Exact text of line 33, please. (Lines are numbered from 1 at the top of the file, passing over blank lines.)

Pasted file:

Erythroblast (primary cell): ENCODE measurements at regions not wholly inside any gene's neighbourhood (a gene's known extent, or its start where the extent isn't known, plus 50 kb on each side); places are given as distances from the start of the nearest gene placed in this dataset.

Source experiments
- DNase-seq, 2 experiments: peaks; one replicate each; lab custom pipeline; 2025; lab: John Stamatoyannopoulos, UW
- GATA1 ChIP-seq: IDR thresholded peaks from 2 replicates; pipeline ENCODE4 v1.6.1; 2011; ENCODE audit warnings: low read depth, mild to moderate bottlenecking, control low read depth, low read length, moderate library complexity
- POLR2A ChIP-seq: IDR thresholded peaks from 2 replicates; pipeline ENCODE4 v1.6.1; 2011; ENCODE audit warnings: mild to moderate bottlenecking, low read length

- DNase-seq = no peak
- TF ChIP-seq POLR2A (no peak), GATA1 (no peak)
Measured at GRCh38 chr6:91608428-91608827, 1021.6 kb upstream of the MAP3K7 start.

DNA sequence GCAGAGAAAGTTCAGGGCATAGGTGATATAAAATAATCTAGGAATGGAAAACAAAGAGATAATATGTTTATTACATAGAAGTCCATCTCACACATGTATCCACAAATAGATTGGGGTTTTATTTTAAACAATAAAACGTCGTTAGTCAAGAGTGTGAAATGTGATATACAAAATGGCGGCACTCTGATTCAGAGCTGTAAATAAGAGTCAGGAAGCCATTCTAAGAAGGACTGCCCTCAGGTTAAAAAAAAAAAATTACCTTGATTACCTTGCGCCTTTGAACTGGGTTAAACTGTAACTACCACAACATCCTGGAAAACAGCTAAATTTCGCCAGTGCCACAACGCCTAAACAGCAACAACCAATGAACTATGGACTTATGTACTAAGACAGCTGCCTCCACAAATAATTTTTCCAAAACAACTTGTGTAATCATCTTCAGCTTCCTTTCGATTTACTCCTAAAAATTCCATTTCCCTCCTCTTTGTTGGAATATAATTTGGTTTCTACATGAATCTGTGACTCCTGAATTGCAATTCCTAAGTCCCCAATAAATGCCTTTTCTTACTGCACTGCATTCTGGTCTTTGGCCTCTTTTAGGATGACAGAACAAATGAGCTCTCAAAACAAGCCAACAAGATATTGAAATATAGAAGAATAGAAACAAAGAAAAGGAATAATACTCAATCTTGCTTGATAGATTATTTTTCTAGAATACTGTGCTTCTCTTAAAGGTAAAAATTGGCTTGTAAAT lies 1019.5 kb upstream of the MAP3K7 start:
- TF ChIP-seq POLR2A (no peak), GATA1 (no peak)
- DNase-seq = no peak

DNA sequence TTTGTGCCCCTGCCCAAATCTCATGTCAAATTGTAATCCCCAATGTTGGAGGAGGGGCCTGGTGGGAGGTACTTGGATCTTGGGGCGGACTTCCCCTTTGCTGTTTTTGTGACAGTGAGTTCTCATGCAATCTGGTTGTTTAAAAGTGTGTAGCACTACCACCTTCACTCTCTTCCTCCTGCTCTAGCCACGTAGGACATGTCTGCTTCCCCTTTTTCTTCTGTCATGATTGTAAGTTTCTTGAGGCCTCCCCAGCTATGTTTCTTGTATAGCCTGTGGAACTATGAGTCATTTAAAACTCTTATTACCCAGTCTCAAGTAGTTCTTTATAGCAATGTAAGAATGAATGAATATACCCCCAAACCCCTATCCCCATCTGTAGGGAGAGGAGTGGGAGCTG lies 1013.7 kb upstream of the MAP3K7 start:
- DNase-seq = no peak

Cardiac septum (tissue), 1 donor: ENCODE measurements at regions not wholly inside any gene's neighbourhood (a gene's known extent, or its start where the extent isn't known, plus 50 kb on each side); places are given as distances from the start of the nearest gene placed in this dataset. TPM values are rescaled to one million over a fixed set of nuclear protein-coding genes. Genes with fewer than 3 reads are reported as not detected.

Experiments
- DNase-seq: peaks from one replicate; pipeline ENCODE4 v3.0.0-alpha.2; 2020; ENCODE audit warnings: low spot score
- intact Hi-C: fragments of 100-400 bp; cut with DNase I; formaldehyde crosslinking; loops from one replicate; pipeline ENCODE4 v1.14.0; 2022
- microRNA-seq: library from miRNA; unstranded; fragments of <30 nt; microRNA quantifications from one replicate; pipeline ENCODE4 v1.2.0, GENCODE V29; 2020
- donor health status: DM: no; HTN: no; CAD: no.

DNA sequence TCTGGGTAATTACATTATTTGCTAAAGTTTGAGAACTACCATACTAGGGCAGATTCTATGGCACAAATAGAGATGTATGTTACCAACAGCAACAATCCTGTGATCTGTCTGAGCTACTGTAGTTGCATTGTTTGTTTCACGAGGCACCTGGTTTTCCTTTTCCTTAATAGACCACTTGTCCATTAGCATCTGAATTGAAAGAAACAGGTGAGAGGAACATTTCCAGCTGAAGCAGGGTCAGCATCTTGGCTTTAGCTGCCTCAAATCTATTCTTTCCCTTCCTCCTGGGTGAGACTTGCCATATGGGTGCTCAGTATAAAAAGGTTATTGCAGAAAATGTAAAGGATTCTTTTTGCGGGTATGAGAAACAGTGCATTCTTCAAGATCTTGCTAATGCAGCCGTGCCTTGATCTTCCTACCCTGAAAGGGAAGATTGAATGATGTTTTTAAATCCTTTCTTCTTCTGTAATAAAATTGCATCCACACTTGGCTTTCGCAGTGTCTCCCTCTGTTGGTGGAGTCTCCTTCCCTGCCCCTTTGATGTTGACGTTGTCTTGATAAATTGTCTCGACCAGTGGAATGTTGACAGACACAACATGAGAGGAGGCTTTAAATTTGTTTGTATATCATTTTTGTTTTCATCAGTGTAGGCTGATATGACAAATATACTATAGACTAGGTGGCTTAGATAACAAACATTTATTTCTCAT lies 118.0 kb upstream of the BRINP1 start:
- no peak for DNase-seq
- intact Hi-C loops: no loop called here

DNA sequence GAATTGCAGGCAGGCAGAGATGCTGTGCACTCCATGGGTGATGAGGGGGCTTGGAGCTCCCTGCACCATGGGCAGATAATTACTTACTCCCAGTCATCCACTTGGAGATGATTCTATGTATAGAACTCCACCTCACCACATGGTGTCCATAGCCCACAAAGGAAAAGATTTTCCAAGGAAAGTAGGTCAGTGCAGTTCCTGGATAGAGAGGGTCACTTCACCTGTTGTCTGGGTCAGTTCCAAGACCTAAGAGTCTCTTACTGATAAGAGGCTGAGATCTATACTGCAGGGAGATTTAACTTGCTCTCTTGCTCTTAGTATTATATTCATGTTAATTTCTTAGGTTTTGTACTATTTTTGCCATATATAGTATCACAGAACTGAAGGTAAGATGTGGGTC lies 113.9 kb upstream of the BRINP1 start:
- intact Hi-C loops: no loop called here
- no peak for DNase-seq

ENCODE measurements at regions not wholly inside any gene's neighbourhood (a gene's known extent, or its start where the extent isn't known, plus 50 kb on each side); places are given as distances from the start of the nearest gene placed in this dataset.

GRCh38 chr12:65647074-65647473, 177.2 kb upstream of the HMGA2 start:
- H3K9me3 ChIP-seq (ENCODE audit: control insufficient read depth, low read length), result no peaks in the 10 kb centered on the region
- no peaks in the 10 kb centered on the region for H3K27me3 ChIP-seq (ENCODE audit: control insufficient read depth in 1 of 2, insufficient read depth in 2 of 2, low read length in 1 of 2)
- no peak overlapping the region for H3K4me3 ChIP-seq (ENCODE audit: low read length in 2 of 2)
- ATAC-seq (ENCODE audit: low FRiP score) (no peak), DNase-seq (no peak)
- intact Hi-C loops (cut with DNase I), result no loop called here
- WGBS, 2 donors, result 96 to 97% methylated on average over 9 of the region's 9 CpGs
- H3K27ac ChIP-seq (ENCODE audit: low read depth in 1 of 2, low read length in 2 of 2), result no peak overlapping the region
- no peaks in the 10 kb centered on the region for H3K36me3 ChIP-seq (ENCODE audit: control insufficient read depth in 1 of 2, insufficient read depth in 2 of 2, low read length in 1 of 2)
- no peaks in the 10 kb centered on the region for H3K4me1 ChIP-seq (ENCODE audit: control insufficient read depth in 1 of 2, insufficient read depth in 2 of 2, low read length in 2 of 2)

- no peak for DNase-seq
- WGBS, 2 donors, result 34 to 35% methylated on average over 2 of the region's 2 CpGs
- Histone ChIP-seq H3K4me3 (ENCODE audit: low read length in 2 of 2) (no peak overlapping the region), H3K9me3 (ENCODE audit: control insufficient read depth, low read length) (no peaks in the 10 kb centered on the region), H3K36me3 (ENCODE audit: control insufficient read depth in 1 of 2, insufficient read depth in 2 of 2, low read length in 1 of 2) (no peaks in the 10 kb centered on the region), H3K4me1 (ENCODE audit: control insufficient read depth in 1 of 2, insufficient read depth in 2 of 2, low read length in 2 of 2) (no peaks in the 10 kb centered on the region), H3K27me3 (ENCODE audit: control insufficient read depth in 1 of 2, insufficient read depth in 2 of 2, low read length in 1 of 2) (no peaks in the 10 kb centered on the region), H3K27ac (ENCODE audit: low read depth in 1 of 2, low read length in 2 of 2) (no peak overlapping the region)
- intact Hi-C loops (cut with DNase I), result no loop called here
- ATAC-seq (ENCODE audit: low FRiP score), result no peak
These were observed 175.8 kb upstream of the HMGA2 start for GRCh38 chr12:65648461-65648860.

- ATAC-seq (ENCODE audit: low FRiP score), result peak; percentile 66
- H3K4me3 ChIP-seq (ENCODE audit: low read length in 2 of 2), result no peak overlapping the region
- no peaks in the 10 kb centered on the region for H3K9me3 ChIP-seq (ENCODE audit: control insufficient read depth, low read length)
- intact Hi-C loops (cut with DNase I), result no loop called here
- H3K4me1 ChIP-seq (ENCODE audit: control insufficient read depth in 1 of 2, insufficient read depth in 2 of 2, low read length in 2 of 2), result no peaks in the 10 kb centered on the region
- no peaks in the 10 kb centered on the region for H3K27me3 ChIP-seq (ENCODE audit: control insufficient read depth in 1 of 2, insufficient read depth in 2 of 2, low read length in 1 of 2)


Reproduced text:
- WGBS, 2 donors, result 96 to 97% methylated on average over 9 of the region's 9 CpGs